Show Me the $: How to Make Group Fitness Profitable With Fee-Based Programming
Everywhere, people are talking about the downturn in the economy and how they are cutting back to make ends meet. But have you stood in line at Starbucks lately? Despite today’s dour economic indicators, people are still forking out up to $4 for their daily dose of java. Multiplied by 30 days, that translates to $120 a month for what is essentially coffee grounds and water! Yet consumers don’t appear to be balking or depriving themselves of what they’ve come to perceive as a necessary indulgence.
The point is that people will find a way to pay for what they think they need, even in an economic slowdown. This same principle applies to health and fitness. With obesity rates escalating, there is no shortage of people who think they need to get in shape. In good times and in bad, these people are willing to pay to attain their fitness and weight loss goals. Like designer coffee, group fitness classes can satisfy a want or a need. And like Starbucks, your fitness facility can turn a profit by satisfying consumers’ wants and needs. One way clubs can do this is by offering well-designed and specialized group fitness classes for which members will stand in line to pay extra
Categorizing Fee-Based Classes
How do you decide which classes members will pay an additional charge for? The first step is to assess the types of classes you are considering for the future. This assessment will help you determine which classes will likely strain your current staffing and budgetary resources and may warrant an additional fee from members. (I would not advise changing the status of programs on your existing class schedule as it is extremely difficult to justify suddenly charging extra for a class that was previously free!)
Make a list and divide your projected classes into two categories, as shown below. Category one consists of classes that are more generic in nature, such as step, sculpting, water fitness and circuit training classes. These classes are usually taught by group fitness instructors, as opposed to specialized teachers. The equipment required is considered standard for most fitness facilities. Finally, category one classes are typically offered on an ongoing basis, as opposed to taking place over a finite period of time.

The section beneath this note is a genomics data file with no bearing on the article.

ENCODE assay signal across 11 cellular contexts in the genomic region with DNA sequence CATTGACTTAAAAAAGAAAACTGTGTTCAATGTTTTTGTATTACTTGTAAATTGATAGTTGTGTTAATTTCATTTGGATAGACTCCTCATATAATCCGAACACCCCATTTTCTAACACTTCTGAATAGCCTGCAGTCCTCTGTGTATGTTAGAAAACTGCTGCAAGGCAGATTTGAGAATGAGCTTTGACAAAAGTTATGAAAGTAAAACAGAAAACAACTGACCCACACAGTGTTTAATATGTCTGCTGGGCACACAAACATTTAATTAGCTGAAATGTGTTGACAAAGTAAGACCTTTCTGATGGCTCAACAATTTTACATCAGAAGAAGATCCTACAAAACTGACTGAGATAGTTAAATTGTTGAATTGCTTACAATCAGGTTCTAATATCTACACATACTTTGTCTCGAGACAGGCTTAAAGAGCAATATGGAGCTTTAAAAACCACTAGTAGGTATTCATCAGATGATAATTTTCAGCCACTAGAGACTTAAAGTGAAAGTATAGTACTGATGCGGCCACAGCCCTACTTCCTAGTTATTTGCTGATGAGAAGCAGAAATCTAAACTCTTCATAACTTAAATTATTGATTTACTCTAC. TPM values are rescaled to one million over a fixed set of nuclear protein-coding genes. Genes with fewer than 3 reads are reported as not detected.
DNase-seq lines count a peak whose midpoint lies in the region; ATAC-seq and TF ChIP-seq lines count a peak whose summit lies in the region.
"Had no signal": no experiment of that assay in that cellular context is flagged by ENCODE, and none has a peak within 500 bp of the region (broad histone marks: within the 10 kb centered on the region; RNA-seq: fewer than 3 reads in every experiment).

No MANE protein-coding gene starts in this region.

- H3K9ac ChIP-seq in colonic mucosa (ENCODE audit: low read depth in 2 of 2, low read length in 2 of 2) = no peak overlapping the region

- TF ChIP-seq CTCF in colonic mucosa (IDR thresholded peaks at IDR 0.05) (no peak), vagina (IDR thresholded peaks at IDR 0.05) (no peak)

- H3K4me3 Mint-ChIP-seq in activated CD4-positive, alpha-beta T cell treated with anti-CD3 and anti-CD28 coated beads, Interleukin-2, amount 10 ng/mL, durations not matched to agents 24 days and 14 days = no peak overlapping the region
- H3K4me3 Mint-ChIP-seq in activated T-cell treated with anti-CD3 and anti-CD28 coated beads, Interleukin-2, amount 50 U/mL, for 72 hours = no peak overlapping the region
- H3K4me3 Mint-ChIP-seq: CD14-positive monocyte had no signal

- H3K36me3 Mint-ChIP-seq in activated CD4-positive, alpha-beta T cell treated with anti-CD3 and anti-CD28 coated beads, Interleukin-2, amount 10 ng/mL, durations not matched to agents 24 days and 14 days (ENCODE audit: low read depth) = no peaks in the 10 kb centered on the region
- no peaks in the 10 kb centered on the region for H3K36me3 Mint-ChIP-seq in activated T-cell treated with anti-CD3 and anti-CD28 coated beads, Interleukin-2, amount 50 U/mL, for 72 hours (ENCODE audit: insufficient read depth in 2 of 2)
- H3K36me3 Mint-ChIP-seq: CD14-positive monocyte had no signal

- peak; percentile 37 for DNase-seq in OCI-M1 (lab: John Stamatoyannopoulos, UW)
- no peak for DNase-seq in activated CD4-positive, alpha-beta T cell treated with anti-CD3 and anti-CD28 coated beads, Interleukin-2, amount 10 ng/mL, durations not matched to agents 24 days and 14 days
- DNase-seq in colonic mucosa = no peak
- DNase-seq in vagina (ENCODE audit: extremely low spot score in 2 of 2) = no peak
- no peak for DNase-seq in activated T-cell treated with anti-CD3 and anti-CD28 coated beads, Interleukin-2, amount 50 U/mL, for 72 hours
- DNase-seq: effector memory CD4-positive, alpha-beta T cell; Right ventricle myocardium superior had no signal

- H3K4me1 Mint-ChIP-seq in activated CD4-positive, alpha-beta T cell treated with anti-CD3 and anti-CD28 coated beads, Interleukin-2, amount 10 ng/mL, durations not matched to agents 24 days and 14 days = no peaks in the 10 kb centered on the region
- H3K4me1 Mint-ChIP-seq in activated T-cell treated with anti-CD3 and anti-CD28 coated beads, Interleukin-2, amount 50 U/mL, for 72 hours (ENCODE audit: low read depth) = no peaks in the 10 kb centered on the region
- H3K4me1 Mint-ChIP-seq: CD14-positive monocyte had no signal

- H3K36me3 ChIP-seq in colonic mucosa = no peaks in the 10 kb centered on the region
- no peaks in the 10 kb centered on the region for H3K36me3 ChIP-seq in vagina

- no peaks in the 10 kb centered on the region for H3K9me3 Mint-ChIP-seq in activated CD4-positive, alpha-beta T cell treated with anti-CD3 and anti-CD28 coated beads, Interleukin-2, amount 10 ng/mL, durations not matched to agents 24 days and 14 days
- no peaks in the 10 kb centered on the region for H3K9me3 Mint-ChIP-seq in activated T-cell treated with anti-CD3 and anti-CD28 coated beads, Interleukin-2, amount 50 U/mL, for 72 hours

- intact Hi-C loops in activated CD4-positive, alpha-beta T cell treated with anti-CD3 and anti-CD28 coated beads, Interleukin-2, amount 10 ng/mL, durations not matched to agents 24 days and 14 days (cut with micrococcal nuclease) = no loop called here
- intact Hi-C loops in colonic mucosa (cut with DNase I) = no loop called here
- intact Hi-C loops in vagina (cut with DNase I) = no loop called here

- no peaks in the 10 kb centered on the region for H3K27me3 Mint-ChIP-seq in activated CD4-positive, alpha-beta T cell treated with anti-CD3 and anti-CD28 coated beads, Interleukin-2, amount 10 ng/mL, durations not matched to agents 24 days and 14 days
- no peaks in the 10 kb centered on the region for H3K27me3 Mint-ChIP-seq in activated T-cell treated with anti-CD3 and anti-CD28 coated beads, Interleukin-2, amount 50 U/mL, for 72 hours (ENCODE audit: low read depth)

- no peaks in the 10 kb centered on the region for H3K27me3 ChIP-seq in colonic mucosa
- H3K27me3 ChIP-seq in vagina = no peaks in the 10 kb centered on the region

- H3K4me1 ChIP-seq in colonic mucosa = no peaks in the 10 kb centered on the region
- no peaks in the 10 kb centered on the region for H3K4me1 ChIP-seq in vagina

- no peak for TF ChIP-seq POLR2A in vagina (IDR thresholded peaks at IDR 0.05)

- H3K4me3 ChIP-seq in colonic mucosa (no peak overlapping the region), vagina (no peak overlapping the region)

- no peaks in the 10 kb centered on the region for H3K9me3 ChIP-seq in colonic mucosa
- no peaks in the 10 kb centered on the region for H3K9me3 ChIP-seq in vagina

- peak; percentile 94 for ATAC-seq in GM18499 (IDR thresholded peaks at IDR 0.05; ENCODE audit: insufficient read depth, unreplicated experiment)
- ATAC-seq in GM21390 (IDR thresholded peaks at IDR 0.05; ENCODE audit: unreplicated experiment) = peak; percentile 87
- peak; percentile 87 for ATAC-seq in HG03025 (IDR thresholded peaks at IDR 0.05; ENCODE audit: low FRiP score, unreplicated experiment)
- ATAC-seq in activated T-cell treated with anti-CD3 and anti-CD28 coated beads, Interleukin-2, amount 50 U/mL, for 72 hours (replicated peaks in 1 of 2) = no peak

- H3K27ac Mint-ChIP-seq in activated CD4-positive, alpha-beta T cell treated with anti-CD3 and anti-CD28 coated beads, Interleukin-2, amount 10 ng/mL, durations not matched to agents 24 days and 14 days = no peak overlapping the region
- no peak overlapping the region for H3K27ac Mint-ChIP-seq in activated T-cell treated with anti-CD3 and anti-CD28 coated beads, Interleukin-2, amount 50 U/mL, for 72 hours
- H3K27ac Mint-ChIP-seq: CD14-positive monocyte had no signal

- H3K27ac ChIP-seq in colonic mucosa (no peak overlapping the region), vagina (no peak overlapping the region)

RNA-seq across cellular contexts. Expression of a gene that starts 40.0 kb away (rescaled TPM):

Category two classes, as a rule, require instructors with specialized training in nontraditional fitness disciplines, such as t’ai chi or ballet. These classes may also require the purchase of unique and expensive equipment, such as Pilates machines. Category two classes often run for a specific number of sessions—a six-week boot camp, for example. These classes may even include non-fitness-based components, such as nutrition lectures by local registered dietitians, as part of, say, a 12-week weight management program. They are also typically curriculum based, meaning that skills are taught in a progressive manner and participants build on what they learned in the previous session. Additionally, category two classes might be designed for a specific target market within your membership (e.g., pre/postnatal women).
Finally, keep in mind that some classes, like indoor cycling, yoga and Pilates, may fall into either category; place these types of classes in the appropriate category for your club.
Finding the Right Slot
on Your Schedule
Once you’ve determined which classes would warrant an additional fee, you will be in a better position to come up with a class schedule that works. The free classes are fairly easy to schedule once you’ve determined the wants and needs of your members. The fee classes aren’t as easy to schedule. Lack of studio space, time or qualified staff can present challenges.
There is often some controversy among members as to when a fee-based program should be offered. Those not participating in the fee-based program may strongly voice their opinions that it should take place during a non-prime-time slot. At the same time, those paying for the program will believe it should take place at a time of their choosing.
So when do you offer a fee-based program? The answer is
whenever there is an available time slot. While prime time is best, chances are the prime-time slots are at a premium and satisfying the needs of most members will take precedence over catering to special groups. So be creative and find an alternative time that works for the types of participants you are hoping to reach. You will be amazed at how many people are willing to wake up early and pay for what you can bill as a fabulous “early-bird” workout! For example, we have one fee-based program on our club schedule that meets Monday through Friday for five weeks at 6:00 am; despite meeting at this ungodly hour, this program consistently manages to generate more than $7,000 in revenue each time it is offered.
With regard to scheduling fee-based classes, the best advice is to pick a time that is open but try not to ruffle too many feathers, especially if you are introducing something new and exciting. Begin with programs that give members what they want or need. Your most popular instructor or trainer should teach the program. Use equipment on hand to keep costs down. With the proper marketing plan, you can add many new fee-based programs that members want or need.